For the half-year to 31 December 2014, the IPKat's regular team is supplemented by contributions from guest bloggers Rebecca Gulbul, Lucas Michels and Marie-Andrée Weiss.

Regular round-ups of the previous week's blogposts are kindly compiled by Alberto Bellan.

Friday, 4 April 2014

Presentation of UKIPO and OHIM mediation services (part 1) - an event report

Attracted... not by a silver spoon , but by an email sent out to ITMA members by the industrious Gillian Rogers, this Kat on Monday lunchtime attended an event at CIPA Hall relating to the OHIM and UKIPO Mediation services (see here), co-organised by CIPA and ITMA.  The lunchtime event was well attended and despite lasting for roughly two hours, the speakers' engaging styles managed to hold everyone's attention well.  Something my post - sadly - does not quite reflect.

The first part of the event - and the first of  my planned two IPKat posts - focussed on OHIM's Mediation Service:  a so far rather unknown quantity to many trade mark practitioners.  It appears that there has not been much information about this service since it was first launched in 2011 (see IPKat post here) so that at least some of the attendees were wondering how "OHIM was getting on …?".   A second IPKat post on the UK IPO 's meditation service will follow.

Théophile Margellos (President of the OHIM Boards of Appeal and OHIM's Head of Mediation Services, left) gave a quick overview of OHIM's mediation service and emphasised the good working relationship between OHIM and the UKIPO in this field. In a nutshell: mediation at OHIM is a structured and confidential process and the Office's mediators are completely independent.  The cases have been somewhat "slow to come" since OHIM started its service in 2011. OHIM so far had 10 requests for meditation, four of which were refused by the other party,  four mediations have  been concluded, three of which settled and two mediations are currently ongoing.  However, this Kat is quite confident that this will change.

What is it exactly? Gordon Humphreys' (OHIM mediator and member of the Board of Appeal) was next to speak and explained that mediation offered by OHIM was an interest-based, flexible, cost-efficient and confidential (no public record will be kept so no one will become a "soft target") type of ADR.  If successful, it should allow for a mutually satisfactory amicable settlement by avoiding litigation . Attractively, it appears usually possible to wrap it up in one day ("9 am till midnight without much of a break is not unusual").  It can help to preserve business relationships, doesn’t allow any "fishing" and is always "without prejudice", which is important if mediation fails.  Importantly, it is a free service.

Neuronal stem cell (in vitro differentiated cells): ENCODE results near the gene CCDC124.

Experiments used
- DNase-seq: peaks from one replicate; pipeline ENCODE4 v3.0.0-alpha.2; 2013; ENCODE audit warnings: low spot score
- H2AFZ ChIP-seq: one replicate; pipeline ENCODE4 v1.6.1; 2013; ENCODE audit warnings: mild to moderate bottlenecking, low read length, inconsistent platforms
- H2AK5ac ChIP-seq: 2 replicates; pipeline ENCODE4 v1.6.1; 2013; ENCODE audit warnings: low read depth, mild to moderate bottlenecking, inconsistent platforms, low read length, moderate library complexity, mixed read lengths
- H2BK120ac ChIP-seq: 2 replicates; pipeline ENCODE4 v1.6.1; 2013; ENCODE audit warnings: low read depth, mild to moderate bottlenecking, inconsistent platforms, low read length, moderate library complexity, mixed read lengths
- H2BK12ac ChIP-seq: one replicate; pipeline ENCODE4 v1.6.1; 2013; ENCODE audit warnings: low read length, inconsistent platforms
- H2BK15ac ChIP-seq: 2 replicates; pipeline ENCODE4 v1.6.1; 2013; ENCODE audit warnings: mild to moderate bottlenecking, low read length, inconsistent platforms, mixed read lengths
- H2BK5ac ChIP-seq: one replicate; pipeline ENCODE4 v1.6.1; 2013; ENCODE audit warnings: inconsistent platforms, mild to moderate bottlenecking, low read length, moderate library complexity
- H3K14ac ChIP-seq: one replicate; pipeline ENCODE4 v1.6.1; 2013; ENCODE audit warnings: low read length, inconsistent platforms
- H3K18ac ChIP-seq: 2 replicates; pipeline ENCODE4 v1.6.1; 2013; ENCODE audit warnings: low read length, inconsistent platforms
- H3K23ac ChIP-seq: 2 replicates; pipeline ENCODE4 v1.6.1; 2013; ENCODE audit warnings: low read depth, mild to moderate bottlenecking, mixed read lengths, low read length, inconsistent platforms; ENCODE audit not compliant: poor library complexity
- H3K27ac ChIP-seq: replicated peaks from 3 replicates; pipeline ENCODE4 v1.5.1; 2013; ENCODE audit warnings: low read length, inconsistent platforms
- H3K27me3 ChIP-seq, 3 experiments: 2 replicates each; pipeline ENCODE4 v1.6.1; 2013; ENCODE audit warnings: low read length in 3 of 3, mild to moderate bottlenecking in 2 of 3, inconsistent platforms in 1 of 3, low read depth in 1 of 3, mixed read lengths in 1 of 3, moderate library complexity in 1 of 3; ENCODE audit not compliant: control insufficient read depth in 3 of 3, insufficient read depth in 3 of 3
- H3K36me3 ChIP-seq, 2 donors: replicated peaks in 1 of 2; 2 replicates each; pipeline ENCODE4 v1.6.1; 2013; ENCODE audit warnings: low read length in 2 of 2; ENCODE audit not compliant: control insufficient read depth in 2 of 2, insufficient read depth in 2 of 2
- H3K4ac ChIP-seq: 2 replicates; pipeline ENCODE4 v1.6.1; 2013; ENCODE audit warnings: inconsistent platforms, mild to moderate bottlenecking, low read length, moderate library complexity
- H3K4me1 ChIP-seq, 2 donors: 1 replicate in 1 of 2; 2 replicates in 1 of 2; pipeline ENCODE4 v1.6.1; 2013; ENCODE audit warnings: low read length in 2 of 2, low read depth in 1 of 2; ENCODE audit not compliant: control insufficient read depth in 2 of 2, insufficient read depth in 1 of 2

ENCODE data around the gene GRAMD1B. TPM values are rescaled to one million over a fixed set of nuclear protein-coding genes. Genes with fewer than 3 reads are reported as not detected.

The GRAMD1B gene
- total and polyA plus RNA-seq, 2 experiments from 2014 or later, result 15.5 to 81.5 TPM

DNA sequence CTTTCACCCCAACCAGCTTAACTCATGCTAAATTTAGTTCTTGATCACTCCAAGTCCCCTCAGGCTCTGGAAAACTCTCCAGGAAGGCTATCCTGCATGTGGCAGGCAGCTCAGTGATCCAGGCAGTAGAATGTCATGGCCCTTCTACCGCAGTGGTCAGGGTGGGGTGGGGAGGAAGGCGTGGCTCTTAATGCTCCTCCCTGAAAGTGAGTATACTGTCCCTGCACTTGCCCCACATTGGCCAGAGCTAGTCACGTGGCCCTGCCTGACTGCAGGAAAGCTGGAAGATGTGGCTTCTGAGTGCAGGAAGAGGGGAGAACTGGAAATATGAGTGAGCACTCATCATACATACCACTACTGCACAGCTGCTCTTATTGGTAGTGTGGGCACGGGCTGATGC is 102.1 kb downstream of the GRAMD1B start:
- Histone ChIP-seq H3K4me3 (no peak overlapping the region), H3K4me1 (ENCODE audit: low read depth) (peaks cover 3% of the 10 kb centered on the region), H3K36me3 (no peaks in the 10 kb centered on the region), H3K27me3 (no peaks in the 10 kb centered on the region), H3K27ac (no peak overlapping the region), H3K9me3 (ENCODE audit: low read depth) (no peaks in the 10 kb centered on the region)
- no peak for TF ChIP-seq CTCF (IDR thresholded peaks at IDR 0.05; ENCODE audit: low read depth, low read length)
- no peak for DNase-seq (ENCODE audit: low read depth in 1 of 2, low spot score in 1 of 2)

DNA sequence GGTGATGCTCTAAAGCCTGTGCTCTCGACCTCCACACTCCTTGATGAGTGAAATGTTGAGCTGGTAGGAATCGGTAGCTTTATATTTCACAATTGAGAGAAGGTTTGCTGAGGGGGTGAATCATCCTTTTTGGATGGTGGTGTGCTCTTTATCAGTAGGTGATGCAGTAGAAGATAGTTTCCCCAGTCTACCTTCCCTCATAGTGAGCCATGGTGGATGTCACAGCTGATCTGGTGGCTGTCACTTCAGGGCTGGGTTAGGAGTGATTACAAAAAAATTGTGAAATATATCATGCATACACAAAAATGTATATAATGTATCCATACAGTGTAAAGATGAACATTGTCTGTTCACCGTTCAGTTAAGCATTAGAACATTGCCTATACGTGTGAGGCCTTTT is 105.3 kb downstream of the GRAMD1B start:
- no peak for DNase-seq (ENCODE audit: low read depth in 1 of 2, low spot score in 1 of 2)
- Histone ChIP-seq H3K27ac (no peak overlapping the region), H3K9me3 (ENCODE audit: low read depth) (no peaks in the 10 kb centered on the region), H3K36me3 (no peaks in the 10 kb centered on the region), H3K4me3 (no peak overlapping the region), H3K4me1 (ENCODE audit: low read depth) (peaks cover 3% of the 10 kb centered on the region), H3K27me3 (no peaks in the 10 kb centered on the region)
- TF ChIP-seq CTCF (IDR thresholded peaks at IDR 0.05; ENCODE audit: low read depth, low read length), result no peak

What can it be used for?   "Absolutely everything" according to Gordon Humphreys, unless it relates to criminal activities or public interest matters and provided that "CTMs or RCDs are involved in some way".  Being strictly "inter parties" it cannot relate to questions of absolute grounds but can also cover infringement matters and resolve parallel proceedings.  OHIM mediation is well suited for complex and protracted opposition matters and uncertain cases since it allows to break down conflicts to their simplest terms by exposing underlying issues, including potential personality conflicts. 

Where will an OHIM mediation take place?  The options are: Alicante (no charges, the service is free and this is where OHIM is based) and Brussels (which will attract a 750 Euro fee for travel costs, etc.). It is also possible to conduct mediation by video conference, even though "nothing replaces a direct meeting."

When (and why) should OHIM mediation be considered?  OHIM mediation can - currently  - only be conducted at the Board of Appeal stage and will suspend the appeal proceedings.  Gordon's presentation finished with some statistics which underlined why users may wish to consider mediation at OHIM: in short... because it is quick!   In this context, he referred to several long lasting cases, including Arcol v Capol (T-402/07, T-164/02, C-193/09) which took over 14 years until a final decision was reached.  He underlined this with some further statistics showing the large number amicable settlements in OHIM proceedings at the BoA stage; in 2009: 172, 2010: 178, 2011: 236, 2002: 253 and 2013: 219. 
Next to speak was Alexandra Crawcour  (OHIM mediator, left below) who started her presentation by addressing the question of who should be present at the actual mediation?

·        the usual parties before the Board of Appeal
·        plus their legal representatives (or employees), sometimes non-EU counsel a
·        one or two mediators (having a second mediator might keep the first exhausted mediator from fainting!). 
·        It is important that both parties to the dispute are present and - ideally- are fully authorised to settle.  Alexandra explained that the authorisation point was crucial bearing mind that solutions sometimes not only have legal but also direct financial repercussions.   However, havign a second in command present and a phone nearby should also allow to reach a settlement, it may just take a bit more time.